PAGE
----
For Monday, we have a mystery gent.
For Monday, we have a mystery gent.
“None Shall Escape” in The Film Daily, 1944.
On Friday, April 27, the TCM Classic Film Festival presents the rarely screened 1944 film “None Shall Escape,” a thoughtful film ahead of its time, as relevant today as when it was produced. The first film to depict the Holocaust as well as to examine post World War II and the punishment of Nazis for their war crimes, it features an appearance by its legendary star Marsha Hunt, who has fought for justice and honor for all for decades. Sadly, it depicts many of the same hateful attitudes once again on the rise.
In 1943, Columbia Studios hired German exile writer Alfred Neumann, author of historical novels and the 1928 silent “The Patriot,” as a scriptwriter. Neumann’s writings had been banned in Germany by the Nazis, forcing him to flee to America, where he arrived in 1941. Following the maxim of writing what you know, Neumann created a story detailing the Nazis mistreatment of those it overpowered, and their ultimate punishment for it, the first to predict American victory and the triumph of good over evil. Screenwriter Lester Cole, one of the Hollywood Nine blacklisted for his beliefs, adapted the story for the screen.
Mary Mallory’s latest book, “Living With Grace: Life Lessons from America’s Princess,” will be released June 1.
Alexa Foreman, who was TCM’s head researcher for many years, will be featured in a Q&A session on her new movie, “Scandal: The Trial of Mary Astor,” at Larry Edmunds Bookshop, 6644 Hollywood Blvd., on Wednesday at 11 a.m.
The movie deals with Astor’s sensational 1936 trial to regain custody of her 5-year-old daughter, Marilyn, following Astor’s divorce from Dr. Franklyn Thorpe. Seeking to show that Astor was an unfit mother, Thorpe’s attorneys released portions of the actress’ diary containing hundreds of pages of what the Los Angeles Times called “intimate secrets concerning Miss Astor’s private life, written painstakingly in lavender ink.”
In 1952, the diary was burned page by page in a county-owned incinerator under the observation of Los Angeles County Superior Court Judge Stanley N. Barnes, who ordered its destruction. Astor later claimed that the diary was a forgery.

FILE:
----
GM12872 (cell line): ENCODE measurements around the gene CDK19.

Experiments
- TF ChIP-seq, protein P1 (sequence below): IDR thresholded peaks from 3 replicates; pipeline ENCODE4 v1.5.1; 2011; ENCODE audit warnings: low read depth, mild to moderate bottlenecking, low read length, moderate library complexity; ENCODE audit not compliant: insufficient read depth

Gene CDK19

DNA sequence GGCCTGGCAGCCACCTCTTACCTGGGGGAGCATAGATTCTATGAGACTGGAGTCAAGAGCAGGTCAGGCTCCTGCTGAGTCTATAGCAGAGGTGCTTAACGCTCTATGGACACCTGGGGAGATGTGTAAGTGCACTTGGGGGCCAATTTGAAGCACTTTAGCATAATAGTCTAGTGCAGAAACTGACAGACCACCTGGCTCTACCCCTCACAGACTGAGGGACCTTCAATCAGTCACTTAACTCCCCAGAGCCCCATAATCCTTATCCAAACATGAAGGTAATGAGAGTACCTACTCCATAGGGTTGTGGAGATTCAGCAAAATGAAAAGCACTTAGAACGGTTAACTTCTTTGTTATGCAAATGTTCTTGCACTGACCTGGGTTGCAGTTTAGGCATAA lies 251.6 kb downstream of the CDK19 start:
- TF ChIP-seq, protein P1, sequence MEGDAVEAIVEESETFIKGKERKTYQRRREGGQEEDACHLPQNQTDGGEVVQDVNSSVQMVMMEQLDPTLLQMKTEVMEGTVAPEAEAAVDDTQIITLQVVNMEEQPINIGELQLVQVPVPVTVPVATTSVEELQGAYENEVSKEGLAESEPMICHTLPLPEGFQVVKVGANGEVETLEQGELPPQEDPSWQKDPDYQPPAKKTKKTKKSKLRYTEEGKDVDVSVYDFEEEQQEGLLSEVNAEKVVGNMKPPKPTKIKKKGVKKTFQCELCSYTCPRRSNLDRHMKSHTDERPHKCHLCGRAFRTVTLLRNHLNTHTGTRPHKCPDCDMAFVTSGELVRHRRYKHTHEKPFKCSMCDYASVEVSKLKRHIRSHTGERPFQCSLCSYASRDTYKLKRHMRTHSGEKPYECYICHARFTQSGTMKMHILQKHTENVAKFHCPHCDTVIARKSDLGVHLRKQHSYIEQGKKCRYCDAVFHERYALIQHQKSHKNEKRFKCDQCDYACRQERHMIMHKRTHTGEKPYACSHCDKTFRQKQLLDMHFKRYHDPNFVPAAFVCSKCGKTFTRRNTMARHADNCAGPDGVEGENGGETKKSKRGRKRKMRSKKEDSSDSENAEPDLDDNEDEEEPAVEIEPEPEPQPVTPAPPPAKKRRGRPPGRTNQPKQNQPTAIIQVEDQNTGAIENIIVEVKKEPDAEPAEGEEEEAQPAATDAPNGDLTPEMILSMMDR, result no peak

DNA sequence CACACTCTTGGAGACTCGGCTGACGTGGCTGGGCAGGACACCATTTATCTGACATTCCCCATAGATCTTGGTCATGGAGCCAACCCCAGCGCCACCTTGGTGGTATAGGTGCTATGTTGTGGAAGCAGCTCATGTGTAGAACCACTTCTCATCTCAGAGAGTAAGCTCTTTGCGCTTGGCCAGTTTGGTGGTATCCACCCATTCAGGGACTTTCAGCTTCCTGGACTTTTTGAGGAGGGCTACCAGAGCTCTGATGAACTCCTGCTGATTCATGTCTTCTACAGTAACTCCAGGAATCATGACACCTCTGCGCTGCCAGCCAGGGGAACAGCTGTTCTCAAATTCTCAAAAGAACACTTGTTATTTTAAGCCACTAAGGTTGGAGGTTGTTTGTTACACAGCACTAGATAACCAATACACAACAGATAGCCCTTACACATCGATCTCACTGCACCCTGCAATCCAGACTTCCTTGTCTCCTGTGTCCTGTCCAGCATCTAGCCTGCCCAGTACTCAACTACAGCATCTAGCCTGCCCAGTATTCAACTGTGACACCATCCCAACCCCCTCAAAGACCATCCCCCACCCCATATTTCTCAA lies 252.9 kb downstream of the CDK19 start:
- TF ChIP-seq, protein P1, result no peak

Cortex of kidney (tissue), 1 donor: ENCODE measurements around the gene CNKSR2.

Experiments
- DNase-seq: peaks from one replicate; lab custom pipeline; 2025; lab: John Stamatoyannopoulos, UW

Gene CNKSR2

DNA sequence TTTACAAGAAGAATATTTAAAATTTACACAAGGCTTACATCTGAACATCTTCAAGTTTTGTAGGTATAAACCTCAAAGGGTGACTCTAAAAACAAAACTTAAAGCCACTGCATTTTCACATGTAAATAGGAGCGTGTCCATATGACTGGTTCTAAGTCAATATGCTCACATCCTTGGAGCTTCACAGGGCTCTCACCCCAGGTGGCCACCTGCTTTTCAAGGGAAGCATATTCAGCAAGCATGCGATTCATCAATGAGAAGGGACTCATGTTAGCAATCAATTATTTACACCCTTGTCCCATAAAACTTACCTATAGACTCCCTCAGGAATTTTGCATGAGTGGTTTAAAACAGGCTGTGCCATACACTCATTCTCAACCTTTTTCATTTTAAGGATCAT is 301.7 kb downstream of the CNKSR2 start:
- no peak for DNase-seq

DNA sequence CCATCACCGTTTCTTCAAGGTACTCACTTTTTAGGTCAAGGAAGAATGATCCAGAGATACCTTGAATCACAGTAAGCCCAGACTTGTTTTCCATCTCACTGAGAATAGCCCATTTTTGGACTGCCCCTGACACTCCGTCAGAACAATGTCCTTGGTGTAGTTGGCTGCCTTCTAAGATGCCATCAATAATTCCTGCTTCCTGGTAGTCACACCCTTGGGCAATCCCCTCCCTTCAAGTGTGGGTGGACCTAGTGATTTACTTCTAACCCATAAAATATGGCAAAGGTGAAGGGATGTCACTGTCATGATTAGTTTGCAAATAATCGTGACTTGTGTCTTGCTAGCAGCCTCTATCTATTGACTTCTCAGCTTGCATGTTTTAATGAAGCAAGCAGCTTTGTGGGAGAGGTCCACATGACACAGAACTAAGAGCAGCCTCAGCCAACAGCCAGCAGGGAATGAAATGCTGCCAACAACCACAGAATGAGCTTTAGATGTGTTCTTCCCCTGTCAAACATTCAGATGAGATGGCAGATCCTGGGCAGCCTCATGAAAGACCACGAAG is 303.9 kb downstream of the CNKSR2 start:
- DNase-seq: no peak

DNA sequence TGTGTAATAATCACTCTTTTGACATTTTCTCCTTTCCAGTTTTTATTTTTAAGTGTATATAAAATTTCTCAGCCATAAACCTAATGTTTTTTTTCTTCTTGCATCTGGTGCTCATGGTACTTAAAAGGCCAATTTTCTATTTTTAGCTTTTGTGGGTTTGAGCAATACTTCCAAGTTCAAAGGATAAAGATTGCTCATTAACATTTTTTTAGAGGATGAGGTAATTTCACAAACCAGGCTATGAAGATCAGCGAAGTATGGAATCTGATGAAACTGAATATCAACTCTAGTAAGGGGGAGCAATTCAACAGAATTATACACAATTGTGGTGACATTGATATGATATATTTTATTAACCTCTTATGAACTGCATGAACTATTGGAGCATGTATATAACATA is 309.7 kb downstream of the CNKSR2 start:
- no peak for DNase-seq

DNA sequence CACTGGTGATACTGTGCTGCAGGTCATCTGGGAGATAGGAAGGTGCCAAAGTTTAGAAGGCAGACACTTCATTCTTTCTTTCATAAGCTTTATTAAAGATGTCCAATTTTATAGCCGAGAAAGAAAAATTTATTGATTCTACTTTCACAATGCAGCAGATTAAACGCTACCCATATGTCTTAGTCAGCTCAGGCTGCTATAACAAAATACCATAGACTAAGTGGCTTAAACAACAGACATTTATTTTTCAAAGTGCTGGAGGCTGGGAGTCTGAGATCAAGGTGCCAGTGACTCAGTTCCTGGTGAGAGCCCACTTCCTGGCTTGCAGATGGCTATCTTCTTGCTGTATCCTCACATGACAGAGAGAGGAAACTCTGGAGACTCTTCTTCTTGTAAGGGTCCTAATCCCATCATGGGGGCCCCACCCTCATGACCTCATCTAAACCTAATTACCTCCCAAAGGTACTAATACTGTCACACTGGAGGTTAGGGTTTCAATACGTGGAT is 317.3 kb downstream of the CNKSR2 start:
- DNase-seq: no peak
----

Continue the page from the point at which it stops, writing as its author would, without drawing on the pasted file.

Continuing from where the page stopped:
The film is narrated by Lee Grant. It features interviews with Astor’s daughter, Marilyn; David Wyler, son of William Wyler, who was directing the actress in “Dodsworth” at the time of the trial; former Los Angeles Times film critic Kevin Thomas; and film historians Molly Haskell and Leonard Maltin.
It will be premiered during the TCM Classic Film Festival at 8 p.m. Friday at Club TCM at the Hollywood Roosevelt.
10952 Wilmington Ave., Watts, in 2012, as shown in Google Street View. Two two-story residences were built on the property in 2014.
April 17, 1947: LAPD detectives have three men reenact the killing of liquor store owner Louis de Ciodda, who was killed March 1. Although it may sound unusual, having suspects reenact crimes was a typical procedure in the 1940s.
Ultimately, five men were charged as part of ring that killed Di Ciodda, shot two LAPD officers outside the Rum Boogie Club at 1751 1/3 E. 103rd Place and robbed two taxi drivers, the Sentinel said. In August 1947, Campbell and Harrison were sentenced to death in the killing and Dabb was given a life sentence. According to the Sentinel, Di Ciodda was shot in the back during a robbery and again in the chest after he collapsed on the floor.
Alan Ladd and Veronica Lake in “The Blue Dahlia,” which launched the festival.
Dark dives, shady dames, and sleazy P.I.s populate the sordid underbelly of the sunny City of the Angels in Noir City: Hollywood, the Film Noir Foundation’s 20th anniversary Film Festival screening noir at Hollywood’s Egyptian Theatre now through Sunday, April 22. In honor of the occasion, all films feature major location work in and around Hollywood and the City of the Angels, highlighting such iconic structures as Los Angeles City Hall and the Hollywood Sign and preserving on film such lost treasures as Bunker Hill.
The festival has already screened such iconic films as “The Blue Dahlia” and “Kiss Me Deadly,” and the 1992 celebration of the genre, “L. A. Confidential,” featuring an appearance by the profane devil dog himself, James Ellroy. Such diverse places as Bunker Hill, Angels Flight, City Hall, Hollywood Athletic Club, Venice Pier, Westwood, and the industrial area of Hollywood played important locations and metaphors in these films.